New job option for out of work pilots: combine driver!

ozone

Well-Known Member
I’d love to get people’s take on this avweb article:


Makes me think that pilots could try other (similar) options as well. Crane operator? Mine truck driver?
 

Cessnaflyer

Wooooooooooooooooooooooooooooooo
The combine driver would be the easiest to get into. I believe the crane operator and mine truck driver are heavily protected union jobs that would be difficult to burst on the scene.
 

NovemberEcho

Dergs favorite member
The combine driver would be the easiest to get into. I believe the crane operator and mine truck driver are heavily protected union jobs that would be difficult to burst on the scene.
My buddy is a crane operator in NJ. He didn’t have any trouble getting a job. You have to go to school for it but he got a job after no problem. Now, if you’re trying to get one of those big crane jobs at the ports where the real big bucks are, that’s a different story.
 
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poser765

Well-Known Member
I knew a guy at Republic that flew part of the year then when harvest season would begin he'd take off about four months and do contract harvester driving. Seemed like a cool gig.
 

knot4u

Repeat Offender
I used to work on a crane, I was the knucklehead 181' in the air sitting in an old ejection seat making sure those huge illuminated signs that you see on your commute were as bright as possible. We had several cranes, sometimes I worked from a bucket and it was easier as long as there wasn't any earthquakes, yeah that happened. Best memory is the tall crane in the seat swinging off of an 8 story building after placing a huge A/C unit on the roof. It wasn't long after that I decided aviation might be a more steady career, I'm beginning to wonder if I chose poorly.
 

deadstick

Well-Known Member
I worked the summer harvest in school. Great pay for a college kid. It was not easy, and if you have a delicate ego and ears, you probably want to look elsewhere. The fall harvest went until Thanksgiving, so not much time left.
 

GypsyPilot

Well-Known Member
My buddy is a crane operator in NJ. He didn’t have any trouble getting a job. You have to go to school for it but he got a job after no problem. Now, if you’re trying to get one of those big crane jobs at the ports where the real big bucks are, that’s a different story.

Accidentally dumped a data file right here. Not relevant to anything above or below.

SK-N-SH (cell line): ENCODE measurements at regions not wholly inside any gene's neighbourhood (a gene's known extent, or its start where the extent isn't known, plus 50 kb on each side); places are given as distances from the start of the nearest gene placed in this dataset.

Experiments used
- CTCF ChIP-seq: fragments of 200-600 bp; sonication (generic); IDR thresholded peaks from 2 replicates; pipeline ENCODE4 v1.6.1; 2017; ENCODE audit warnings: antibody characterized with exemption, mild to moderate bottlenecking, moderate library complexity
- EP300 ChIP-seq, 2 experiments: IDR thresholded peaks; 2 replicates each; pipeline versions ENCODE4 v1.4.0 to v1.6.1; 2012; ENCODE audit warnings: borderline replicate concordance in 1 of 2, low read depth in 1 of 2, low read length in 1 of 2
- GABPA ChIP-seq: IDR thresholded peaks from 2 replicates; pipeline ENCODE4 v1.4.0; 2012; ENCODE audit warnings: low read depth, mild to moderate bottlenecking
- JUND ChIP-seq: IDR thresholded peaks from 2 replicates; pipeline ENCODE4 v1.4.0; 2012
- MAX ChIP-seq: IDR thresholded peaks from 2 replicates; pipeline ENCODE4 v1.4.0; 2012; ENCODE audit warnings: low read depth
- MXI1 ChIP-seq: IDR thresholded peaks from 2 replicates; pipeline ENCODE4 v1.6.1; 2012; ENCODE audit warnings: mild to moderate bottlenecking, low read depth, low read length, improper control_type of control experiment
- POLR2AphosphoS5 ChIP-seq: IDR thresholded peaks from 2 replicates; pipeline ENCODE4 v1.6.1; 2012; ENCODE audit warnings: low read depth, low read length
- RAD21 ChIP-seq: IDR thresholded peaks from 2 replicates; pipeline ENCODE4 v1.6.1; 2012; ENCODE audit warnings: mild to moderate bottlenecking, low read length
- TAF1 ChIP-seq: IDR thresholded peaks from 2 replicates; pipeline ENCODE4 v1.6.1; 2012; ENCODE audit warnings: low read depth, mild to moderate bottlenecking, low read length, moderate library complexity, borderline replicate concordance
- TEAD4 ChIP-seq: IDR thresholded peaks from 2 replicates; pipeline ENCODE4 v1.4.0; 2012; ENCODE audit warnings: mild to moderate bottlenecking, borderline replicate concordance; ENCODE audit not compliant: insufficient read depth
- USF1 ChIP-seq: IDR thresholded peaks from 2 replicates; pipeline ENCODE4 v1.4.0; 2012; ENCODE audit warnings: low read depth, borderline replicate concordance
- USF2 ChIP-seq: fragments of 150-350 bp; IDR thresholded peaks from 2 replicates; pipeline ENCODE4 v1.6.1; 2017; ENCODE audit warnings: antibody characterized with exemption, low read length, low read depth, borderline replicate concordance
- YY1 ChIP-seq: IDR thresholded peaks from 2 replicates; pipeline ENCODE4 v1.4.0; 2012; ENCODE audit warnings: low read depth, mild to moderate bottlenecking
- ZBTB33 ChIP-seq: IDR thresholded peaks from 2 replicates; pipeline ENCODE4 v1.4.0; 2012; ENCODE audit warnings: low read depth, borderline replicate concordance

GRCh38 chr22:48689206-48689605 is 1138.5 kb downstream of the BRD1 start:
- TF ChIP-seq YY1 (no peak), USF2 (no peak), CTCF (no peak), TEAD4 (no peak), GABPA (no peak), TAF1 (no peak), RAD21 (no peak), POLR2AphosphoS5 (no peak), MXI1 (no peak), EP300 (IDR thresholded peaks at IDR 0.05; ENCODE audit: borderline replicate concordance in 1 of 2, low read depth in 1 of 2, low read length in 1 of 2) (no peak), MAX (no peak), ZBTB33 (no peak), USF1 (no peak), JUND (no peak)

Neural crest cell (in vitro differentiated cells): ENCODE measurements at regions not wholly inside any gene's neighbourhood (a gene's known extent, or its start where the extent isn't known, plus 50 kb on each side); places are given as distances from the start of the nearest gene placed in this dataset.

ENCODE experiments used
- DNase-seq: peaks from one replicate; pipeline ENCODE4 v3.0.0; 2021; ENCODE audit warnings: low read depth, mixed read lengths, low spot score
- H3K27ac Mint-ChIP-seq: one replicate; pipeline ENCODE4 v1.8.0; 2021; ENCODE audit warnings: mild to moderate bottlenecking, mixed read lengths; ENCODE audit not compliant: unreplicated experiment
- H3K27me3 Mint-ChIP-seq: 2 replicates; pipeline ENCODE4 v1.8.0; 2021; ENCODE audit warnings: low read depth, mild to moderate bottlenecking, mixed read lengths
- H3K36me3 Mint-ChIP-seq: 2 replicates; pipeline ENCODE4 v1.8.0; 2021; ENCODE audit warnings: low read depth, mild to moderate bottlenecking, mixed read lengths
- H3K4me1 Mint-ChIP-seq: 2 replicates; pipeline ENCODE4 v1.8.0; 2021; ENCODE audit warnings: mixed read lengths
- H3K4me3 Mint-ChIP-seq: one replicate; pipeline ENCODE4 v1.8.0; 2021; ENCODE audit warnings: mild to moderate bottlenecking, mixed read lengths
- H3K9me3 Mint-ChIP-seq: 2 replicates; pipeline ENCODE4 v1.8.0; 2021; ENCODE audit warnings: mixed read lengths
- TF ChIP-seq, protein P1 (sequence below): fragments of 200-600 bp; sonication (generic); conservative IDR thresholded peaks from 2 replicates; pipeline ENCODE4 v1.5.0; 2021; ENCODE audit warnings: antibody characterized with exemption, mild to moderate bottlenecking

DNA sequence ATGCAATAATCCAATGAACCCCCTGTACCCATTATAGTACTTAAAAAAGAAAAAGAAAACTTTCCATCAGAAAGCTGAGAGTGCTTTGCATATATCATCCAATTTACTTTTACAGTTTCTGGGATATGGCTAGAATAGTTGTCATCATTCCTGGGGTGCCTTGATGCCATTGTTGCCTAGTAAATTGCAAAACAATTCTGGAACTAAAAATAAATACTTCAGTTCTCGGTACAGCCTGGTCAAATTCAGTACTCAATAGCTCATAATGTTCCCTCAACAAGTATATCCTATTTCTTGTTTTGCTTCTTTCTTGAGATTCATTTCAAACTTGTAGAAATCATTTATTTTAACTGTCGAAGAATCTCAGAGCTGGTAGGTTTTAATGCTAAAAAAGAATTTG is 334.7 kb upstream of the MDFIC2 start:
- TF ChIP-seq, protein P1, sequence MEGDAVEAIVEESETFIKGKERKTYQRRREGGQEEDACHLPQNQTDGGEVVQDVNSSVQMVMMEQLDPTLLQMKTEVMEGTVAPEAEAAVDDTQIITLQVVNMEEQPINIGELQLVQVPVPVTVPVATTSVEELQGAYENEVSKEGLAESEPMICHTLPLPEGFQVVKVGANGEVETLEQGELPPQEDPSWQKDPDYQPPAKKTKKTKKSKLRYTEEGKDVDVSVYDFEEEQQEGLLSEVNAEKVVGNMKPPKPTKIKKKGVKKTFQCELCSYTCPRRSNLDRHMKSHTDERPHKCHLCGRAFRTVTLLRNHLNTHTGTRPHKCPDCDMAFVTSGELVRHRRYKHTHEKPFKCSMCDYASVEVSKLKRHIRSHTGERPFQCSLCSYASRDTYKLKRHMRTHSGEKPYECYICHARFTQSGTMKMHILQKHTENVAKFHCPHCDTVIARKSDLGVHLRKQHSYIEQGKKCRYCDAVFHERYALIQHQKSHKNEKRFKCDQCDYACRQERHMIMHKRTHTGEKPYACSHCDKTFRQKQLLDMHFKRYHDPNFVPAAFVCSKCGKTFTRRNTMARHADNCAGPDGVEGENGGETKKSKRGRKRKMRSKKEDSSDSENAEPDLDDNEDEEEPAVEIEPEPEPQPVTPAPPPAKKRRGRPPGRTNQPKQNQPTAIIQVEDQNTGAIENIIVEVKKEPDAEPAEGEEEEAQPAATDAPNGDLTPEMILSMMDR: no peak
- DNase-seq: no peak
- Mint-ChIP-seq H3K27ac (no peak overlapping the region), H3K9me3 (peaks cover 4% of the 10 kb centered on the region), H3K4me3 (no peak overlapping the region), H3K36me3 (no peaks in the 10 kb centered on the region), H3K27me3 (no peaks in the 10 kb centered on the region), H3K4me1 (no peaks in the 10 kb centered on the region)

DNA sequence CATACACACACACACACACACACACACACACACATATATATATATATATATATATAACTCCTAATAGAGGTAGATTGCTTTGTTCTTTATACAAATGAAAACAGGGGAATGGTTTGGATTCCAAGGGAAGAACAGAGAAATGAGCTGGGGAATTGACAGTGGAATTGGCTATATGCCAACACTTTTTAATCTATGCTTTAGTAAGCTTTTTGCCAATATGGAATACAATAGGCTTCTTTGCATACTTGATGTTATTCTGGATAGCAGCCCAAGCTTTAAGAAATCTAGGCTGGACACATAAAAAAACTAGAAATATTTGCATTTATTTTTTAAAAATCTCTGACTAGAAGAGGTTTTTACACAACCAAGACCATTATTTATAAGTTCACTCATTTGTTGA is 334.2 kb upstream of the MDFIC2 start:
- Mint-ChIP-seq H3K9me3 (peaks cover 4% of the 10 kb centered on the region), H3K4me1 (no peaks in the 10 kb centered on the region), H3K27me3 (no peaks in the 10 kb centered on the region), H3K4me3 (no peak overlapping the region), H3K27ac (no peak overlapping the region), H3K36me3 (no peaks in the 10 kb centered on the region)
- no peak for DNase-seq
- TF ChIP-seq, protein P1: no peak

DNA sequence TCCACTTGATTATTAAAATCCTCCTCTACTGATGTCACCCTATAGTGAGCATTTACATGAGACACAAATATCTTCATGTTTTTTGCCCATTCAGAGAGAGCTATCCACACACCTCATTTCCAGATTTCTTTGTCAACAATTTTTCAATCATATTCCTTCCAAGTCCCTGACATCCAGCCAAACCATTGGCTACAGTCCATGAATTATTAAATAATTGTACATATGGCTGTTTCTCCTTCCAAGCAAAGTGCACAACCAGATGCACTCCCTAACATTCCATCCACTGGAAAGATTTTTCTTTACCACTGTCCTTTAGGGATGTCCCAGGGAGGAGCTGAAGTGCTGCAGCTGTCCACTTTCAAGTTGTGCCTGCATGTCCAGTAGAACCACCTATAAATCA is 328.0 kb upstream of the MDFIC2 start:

How much do those guys make?
 

NovemberEcho

Dergs favorite member
How much do those guys make?
he started at $16/hr and then after 5 years was able to get into a union and is making 63.34/hr now. Before the union he was up to $32/hr. Keep in mind though he’s in NJ and does a lot of work in NYC so pay is higher.

he paid for his own schooling and licensing before he had a job. He recommends looking into NCCCO certification which is a national license and also see if your state has its own licensing. And if you’re making a career change from another union job it will probably be easier to get into the Operating Engineers Union.
 
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GypsyPilot

Well-Known Member
he started at $16/hr and then after 5 years was able to get into a union and is making 63.34/hr now. Before the union he was up to $32/hr. Keep in mind though he’s in NJ and does a lot of work in NYC so pay is higher.

he paid for his own schooling and licensing before he had a job. He recommends looking into NCCCO certification which is a national license and also see if your state has its own licensing. And if you’re making a career change from another union job it will probably be easier to get into the Operating Engineers Union.
I’m not interested in the job, I was just curious. But then again, maybe someone else here is. It sounds like a good one. Thanks!
 

arkflyr

Well-Known Member
My father in law was in the operating engineers union. They do more than just cranes, he started doing road construction on dozers and scrapers in Montana and then later in Alaska in the 1970s. He came back to Montana in the 80s and wound up on a dragline in a coal mine until he retired.

The nice thing about that union is the control their central pension fund so when Westmoreland Coal went bankrupt they couldn’t touch his pension. He also said the crane guys made way more than he did running the dragline, but that’s a whole different subject.

@Richman is spot on about farming as well.
 

Space Monkey

Well-Known Member
The combine driver would be the easiest to get into. I believe the crane operator and mine truck driver are heavily protected union jobs that would be difficult to burst on the scene.
Probably right about the protected jobs. The main thing that "protects" these jobs -at least for farmers- is the competence and skill of the operator. If you grew up on a farm working the equipment, sure, good option. If you didn't grow up on a farm, or if you've never operated before, and think that operating a combine is easier and simpler than operating a jet?? Yeah, no. It's not. An incompetent agricultural operator engaged in planting, application, or harvesting can severely -perhaps even existentially- harm a farmer.